November 10th

World Immunisation Day -

Updated on by

Every year, we observe World Immunisation Day on Novemeber 10th across the globe as a reminder of the vital part vaccines play in warding off illnesses and preserving lives. The purpose of this day is to emphasize the value of immunisation and inspire people to protect themselves and their kids from deadly ailments through vaccination.

This effort contributes significantly to enhancing overall health and reducing mortality rates, particularly among children worldwide. Given the emergence of various diseases, the urgency and importance of this day cannot be overstated.

History of World Immunisation Day

Immunization has a rich past that stretches back to the olden days when it was noticed that survivors of certain illnesses wouldn’t get sick again with the same illness. Before vaccines, a process called variolation was used in China and India long ago, which involved taking material from someone with smallpox and giving it to others to prevent the disease.

The real game-changer in immunization came along in the late 1700s with a man named Edward Jenner. He saw that women who got cowpox, a less serious disease from cows, didn’t catch smallpox. Jenner used material from a cowpox sore to protect a young boy against smallpox. This move set the stage for vaccines as we know them.

Later, Louis Pasteur came on the scene. He made vaccines for two nasty diseases, anthrax and rabies around the 1800s. Fast forward to the 1900s, vaccines were made for a bunch of other illnesses like polio. These vaccines made a big difference, stopping these diseases from affecting so many people.

In the last part of the 1900s, the World Health Organization started programs to get kids all over the world vaccinated. They wanted to make sure kids everywhere could get their shots against common diseases.

World Immunisation Day Timeline

First Vaccine

Edward Jenner successfully tested the smallpox vaccine, marking the beginning of modern vaccines.

Rabies Vaccine

Louis Pasteur created the first vaccine for rabies.

Tuberculosis Vaccine

Albert Calmette and Camille Guérin developed the Bacillus Calmette-Guérin vaccine.

Polio Vaccine

Jonas Salk developed and tested the first polio vaccine.

Expanded Programme on Immunization

The World Health Organization began an effort to protect children around the world with necessary vaccines.

Global Polio Eradication Initiative

An international effort to eradicate polio was launched.

Global Alliance for Vaccines and Immunization

This public-private global health partnership committed to increasing access to immunization in poor countries.

COVID-19 Vaccine Rollout

COVID-19 vaccines were widely distributed worldwide, marking an unprecedented scale of immunization efforts.

Ideas to Celebrate World Immunisation Day

1 faq icon

Educational Webinar about Immunization

Organize an educational webinar featuring immunologists, doctors, and other health professionals to discuss the importance and facts about different types of vaccinations.

2 faq icon

Vaccination Awareness Walk

Conduct a community awareness walk, adhering to social distancing norms, to promote the benefits of timely immunization. Give out fliers, wear shirts promoting vaccines, and invite local health officials to speak.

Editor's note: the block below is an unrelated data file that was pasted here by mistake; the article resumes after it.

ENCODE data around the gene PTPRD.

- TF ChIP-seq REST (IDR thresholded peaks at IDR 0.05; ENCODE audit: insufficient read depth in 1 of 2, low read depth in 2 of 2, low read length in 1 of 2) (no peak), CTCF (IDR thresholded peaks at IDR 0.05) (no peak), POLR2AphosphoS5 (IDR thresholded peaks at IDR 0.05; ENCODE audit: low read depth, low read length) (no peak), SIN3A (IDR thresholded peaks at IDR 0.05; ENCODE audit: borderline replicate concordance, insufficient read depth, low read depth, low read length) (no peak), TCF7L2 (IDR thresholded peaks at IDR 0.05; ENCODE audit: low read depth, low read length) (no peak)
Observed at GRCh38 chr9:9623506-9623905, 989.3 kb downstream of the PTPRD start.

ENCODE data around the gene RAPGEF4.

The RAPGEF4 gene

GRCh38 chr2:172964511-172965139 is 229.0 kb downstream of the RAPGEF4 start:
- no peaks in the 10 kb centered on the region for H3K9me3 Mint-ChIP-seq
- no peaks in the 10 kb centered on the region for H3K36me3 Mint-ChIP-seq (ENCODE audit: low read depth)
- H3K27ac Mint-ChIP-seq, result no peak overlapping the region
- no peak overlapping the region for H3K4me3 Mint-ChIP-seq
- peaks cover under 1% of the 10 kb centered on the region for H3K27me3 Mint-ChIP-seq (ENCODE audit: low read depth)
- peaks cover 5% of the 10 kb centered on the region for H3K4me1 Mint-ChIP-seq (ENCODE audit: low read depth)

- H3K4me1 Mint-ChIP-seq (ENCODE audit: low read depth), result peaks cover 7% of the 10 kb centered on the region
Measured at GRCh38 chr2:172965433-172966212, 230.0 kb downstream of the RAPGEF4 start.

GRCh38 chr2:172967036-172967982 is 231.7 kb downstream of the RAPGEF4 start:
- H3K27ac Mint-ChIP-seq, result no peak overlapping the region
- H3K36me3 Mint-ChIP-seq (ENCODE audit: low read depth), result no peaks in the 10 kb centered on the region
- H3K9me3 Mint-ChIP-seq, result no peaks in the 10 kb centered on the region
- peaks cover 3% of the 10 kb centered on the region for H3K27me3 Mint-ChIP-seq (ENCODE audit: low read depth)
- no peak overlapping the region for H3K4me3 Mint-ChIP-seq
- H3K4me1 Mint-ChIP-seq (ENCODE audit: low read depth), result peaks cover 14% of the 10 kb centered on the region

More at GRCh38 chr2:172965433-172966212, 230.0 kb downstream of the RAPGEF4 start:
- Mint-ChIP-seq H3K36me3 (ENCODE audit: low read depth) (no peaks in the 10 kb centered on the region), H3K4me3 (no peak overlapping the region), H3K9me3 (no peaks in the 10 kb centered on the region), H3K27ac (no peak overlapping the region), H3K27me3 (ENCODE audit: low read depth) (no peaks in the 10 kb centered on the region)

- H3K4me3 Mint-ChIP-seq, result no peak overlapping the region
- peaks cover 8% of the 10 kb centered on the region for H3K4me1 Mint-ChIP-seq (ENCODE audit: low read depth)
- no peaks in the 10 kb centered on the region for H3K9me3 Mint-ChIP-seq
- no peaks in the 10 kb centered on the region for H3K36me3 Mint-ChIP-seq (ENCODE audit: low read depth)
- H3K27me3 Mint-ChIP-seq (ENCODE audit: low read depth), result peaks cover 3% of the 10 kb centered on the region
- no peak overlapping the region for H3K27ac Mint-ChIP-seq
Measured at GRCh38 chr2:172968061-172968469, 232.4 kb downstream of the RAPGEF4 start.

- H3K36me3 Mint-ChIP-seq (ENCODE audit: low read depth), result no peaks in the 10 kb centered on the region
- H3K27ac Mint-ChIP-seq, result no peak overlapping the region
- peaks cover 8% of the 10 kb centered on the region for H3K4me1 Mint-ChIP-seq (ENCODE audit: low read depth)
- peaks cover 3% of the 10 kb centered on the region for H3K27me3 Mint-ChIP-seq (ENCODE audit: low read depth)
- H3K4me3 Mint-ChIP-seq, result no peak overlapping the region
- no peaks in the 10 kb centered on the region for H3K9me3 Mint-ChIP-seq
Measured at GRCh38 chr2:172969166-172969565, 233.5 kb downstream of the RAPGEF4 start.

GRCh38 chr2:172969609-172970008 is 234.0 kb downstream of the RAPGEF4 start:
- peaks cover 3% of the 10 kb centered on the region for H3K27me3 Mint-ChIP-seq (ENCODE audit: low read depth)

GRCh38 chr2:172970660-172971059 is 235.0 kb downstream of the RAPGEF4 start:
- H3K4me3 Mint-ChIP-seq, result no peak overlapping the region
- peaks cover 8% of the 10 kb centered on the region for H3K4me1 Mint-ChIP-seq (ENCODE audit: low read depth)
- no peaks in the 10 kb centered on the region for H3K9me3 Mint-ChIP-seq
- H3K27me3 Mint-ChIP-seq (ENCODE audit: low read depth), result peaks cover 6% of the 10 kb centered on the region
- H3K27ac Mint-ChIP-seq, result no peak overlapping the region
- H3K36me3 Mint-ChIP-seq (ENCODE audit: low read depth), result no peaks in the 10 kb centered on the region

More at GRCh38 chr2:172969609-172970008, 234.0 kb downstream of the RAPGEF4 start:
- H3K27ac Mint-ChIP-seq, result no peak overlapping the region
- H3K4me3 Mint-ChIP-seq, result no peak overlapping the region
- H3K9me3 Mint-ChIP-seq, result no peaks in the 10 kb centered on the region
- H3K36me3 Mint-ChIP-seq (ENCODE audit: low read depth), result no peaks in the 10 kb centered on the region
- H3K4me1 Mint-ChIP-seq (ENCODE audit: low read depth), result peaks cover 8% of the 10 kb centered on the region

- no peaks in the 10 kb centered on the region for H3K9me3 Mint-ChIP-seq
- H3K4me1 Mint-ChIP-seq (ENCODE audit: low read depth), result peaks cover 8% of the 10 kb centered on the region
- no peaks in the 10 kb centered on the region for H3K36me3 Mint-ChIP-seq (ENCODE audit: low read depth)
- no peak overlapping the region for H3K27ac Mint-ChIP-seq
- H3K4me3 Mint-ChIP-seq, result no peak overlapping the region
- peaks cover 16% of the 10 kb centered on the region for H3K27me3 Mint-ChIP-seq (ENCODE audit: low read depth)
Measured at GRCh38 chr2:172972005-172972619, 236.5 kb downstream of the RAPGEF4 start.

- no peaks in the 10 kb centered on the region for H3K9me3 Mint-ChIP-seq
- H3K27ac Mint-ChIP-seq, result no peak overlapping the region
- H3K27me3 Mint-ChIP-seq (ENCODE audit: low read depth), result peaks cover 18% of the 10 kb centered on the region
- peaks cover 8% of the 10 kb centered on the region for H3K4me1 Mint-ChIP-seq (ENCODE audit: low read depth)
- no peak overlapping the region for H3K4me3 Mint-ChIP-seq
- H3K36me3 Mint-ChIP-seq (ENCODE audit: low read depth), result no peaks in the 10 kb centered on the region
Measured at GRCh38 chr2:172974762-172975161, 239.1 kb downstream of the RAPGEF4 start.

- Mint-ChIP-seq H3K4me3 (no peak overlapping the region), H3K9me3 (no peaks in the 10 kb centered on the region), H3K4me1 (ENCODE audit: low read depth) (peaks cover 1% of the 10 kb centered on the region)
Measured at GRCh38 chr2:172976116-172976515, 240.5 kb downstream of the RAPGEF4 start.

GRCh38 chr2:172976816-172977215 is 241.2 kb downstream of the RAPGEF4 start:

3 faq icon

Create Inspirational Vaccination Stories Videos

Collect stories from individuals about the positive impact of vaccination on their lives. Compile these into a short video and share it on social media platforms, local TV channels, or during the educational seminar.

4 faq icon

Fundraising Event for Vaccination Programs

Host a digital fundraising event to raise money for local or international vaccination programs. This could involve a virtual dinner, concert, or auction with proceeds going towards the cause.

5 faq icon

Social Media Challenge

Start a social media challenge, like 'I Got Vaccinated!' where people share their pictures or experiences after getting vaccinated. This can help bust myths and fears about getting vaccinated and encourage others to do the same.

5 Interesting Facts About World Immunisation Day


An international observance

World Immunisation Day is observed worldwide. It provides a platform for people to unite and discuss innovative ways to ensure global health safety by vaccination.


Aim of World Immunisation Day

The day aims to promote the use of vaccines to protect people of all ages against diseases and increase rates of immunisation globally.


Importance of vaccination

Vaccinations can prevent 2-3 million deaths every year globally. World Immunisation Day emphasizes the need and importance of getting timely vaccinations against vaccine-preventable diseases.


Overcoming vaccination misinformation

One of the main objectives of World Immunisation Day is to combat misinformation concerning vaccines. Misconceptions and fears can lead to some parents hesitating to vaccinate their children. This day seeks to provide clear, evidence-based information about the safety and importance of vaccines.


Lifelong immunisation

World Immunisation Day advocates for the use of vaccines throughout life. From infants and children to adults and elderly people, everyone can benefit from timely vaccination.

World Immunisation Day FAQs

Next World Immunisation Day Dates

Year Date Day
2023 November 10th Friday
2024 November 10th Sunday
2025 November 10th Monday
2026 November 10th Tuesday
2027 November 10th Wednesday
What is the pattern? Every November 10th

World Immunisation Day Word Search

  • Vaccination
  • Immunisation
  • Antibodies
  • Syringe
  • Health
  • Prevention